One of the pioneers of television entertainment, Joan Rivers, has passed away on Sept. 4, 2014 in New York City, at the age of 81, as reported by TVLine today. It is news that is passing through the entertainment community with the speed of light, a reflection of the light and laughter with which she was such a vital part of the laughter and good memories of television since the 1960s. Even until yesterday, fans and well-wishers were posting messages of love and support across social media.
Joan’s daughter, Melissa Rivers, posted on Joan’s Facebook page yesterday that her mother “had been moved out of intensive care and into a private room where she is being kept comfortable. Thank you for your continued support.” All of America was praying and sending positive thoughts in hopes of Joan's recovery and return to television.
You can read elsewhere of all the places she performed, the television shows of which she was a part and the standup world of comedy that she and Phyllis Diller pioneered as women comics. What should be remembered most about Joan Rivers was that she was a brilliant woman, a Phi Beta Kappa, in fact, who was a survivor of and leader in the entertainment business.
It wasn’t just overcoming the “good old boys club” of comedy that Joan had to achieve, because she was both accepted and celebrated by her peers in the early days of standup. Her routines always included jokes about her husband Edgar, and her mother, and essentially all the pressures of growing up in the world as a “thinking woman.” She cut through more than a few barriers and although her humor could be, at times, cutting, acerbic, and even harsh, you just had to laugh at her delivery because she had a commanding presence that demanded your attention.
Her trademark “Oh, oh, oh” to accentuate a line was as funny as her jokes. She often made fun of herself but that was a bright defense mechanism so no one could take her down because she did it first. In the grand old days of “The Tonight Show” starring Johnny Carson, Joan was the most popular of all the guest hosts, and certainly was Johnny’s favorite.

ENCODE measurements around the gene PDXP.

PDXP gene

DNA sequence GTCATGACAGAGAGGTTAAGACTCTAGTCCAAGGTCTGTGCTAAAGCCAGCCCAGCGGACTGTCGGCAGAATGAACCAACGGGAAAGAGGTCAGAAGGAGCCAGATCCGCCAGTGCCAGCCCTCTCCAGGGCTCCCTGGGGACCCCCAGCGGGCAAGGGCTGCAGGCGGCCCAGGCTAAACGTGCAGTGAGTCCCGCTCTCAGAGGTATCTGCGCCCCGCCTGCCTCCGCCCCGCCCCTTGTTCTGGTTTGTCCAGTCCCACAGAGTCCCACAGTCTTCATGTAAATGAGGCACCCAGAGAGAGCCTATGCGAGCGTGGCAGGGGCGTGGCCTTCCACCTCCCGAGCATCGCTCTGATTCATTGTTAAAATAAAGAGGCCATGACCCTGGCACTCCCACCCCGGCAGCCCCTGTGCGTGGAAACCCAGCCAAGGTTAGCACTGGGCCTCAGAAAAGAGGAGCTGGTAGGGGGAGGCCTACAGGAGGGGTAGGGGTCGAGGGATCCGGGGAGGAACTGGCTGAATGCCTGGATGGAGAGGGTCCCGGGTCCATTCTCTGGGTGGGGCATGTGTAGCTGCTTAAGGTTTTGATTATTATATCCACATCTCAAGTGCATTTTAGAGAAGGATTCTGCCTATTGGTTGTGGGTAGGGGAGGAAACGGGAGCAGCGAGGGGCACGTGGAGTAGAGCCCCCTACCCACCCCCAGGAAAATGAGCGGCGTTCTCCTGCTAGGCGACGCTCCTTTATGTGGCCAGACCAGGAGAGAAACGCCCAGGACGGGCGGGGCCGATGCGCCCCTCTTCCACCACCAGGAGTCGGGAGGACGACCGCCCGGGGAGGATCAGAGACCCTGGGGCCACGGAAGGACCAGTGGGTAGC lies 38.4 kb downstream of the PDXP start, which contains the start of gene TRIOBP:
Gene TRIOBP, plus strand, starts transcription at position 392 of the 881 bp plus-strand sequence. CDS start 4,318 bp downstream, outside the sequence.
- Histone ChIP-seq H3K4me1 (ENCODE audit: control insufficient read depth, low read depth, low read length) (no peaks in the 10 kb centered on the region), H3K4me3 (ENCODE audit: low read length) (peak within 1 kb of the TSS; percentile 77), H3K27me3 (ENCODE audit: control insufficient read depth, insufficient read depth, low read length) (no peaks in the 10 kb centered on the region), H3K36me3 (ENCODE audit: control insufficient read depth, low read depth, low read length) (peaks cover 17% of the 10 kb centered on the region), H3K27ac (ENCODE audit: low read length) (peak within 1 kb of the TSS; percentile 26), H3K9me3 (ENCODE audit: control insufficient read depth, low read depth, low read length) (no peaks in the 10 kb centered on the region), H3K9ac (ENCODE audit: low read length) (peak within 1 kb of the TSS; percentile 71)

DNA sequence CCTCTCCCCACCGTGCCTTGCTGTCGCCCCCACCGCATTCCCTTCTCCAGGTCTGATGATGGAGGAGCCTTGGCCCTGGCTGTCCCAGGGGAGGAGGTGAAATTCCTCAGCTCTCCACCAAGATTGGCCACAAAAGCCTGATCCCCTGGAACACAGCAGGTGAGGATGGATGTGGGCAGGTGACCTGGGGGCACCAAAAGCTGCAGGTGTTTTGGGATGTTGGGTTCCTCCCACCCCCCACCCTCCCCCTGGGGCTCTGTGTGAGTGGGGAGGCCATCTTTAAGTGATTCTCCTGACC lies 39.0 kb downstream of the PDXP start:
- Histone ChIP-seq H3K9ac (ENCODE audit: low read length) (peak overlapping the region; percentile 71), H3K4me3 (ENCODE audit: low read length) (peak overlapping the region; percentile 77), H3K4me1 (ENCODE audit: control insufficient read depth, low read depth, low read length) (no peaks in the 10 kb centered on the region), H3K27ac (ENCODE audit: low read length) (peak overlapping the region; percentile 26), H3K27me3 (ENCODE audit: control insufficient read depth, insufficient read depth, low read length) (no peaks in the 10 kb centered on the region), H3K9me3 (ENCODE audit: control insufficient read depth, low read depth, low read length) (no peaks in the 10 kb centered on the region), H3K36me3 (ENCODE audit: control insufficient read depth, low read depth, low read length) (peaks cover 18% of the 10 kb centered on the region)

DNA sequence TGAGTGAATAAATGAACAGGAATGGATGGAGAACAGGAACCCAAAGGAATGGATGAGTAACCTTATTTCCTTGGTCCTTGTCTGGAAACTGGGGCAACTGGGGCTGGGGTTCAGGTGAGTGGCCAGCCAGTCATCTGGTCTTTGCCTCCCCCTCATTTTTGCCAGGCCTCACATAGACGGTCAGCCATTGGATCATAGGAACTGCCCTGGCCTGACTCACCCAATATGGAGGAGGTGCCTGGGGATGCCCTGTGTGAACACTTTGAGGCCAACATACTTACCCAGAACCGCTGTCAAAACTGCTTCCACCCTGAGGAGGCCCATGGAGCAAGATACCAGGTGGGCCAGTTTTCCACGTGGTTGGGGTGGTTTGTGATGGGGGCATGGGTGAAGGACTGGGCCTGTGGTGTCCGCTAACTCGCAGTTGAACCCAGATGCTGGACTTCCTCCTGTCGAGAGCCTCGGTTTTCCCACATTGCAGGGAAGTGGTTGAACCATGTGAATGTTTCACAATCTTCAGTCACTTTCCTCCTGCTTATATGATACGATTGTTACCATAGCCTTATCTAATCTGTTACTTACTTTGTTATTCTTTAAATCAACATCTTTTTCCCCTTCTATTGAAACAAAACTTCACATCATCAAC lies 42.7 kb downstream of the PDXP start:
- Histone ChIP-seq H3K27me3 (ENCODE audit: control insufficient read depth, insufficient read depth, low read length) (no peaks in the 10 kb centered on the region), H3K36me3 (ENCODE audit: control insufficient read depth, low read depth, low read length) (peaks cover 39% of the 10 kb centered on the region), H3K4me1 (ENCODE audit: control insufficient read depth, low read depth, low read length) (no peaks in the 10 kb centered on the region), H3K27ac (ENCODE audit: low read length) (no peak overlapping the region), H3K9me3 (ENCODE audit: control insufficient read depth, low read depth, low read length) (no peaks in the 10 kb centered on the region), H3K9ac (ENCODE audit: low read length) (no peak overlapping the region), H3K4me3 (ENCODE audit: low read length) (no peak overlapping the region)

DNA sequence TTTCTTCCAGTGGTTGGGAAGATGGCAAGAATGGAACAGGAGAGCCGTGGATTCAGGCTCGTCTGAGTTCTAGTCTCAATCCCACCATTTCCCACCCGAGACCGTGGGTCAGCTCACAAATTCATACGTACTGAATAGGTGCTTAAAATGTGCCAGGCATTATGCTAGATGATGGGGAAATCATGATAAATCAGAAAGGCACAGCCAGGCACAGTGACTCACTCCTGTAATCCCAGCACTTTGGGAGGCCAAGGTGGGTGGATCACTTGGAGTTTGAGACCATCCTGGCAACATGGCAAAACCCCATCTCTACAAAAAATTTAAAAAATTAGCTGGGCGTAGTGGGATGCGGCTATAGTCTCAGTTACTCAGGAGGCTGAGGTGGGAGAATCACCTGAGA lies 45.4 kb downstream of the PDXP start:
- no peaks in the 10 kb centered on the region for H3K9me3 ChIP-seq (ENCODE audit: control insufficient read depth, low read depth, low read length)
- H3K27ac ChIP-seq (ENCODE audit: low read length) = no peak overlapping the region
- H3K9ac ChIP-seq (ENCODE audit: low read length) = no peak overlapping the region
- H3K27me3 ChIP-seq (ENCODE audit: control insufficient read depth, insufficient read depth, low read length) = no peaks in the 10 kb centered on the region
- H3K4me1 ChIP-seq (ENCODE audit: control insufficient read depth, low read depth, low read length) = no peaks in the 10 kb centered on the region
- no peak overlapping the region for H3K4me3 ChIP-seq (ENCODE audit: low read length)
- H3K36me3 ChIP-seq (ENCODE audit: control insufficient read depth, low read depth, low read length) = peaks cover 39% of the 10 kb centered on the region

In Henry Bushkin’s book, Johnny Carson, he shares the story that Johnny Carson was considering naming Joan as his “permanent guest host” because Carson had an extremely lucrative weekend gig (that frequently began on Thursdays) in Las Vegas and he also took week-long breaks. However, NBC started considering someone else as Johnny’s replacement as they seemed reluctant to name Joan.
At this point, Rivers’ husband Edgar Rosenberg, who had been managing her career, saw either the futility or inevitability of Rivers’ not being named as permanent guest host and sought out a lucrative deal for her with Barry Diller for Joan to have her own show on Fox. That it was all done around and without Johnny’s knowledge singed him in a substantive way. He never invited Joan on his show again. Joan did manage to win an Emmy, though, as Bushkin pointed out, and Edgar had his first full opportunity to be a TV producer.
Soon after Joan lost her talk show, she also lost Edgar, as he committed suicide. Turning tragedy into resolve and healing, Joan and their daughter Melissa reinvented Joan’s image. She again became popular in the world of entertainment, she was important to the QVC channel, and the duo found a home on the E! television network and became fashion commentators, among other topics.
When Jay Leno became heir apparent to Carson, Joan returned to the program when she wanted to, and she was also a guest on Jay’s send-off show upon his retirement. Joan loved her work and she lived to work, and she was working up until the very end. Her daughter Melissa has a career that would make any mother proud and in the meantime, as floodgates open to the well-wishes that flow ahead, America will be reminded of the entertainment they enjoyed for over 50 years, thanks to Joan. Thanks for the laughter, Joan, and may you rest in peace.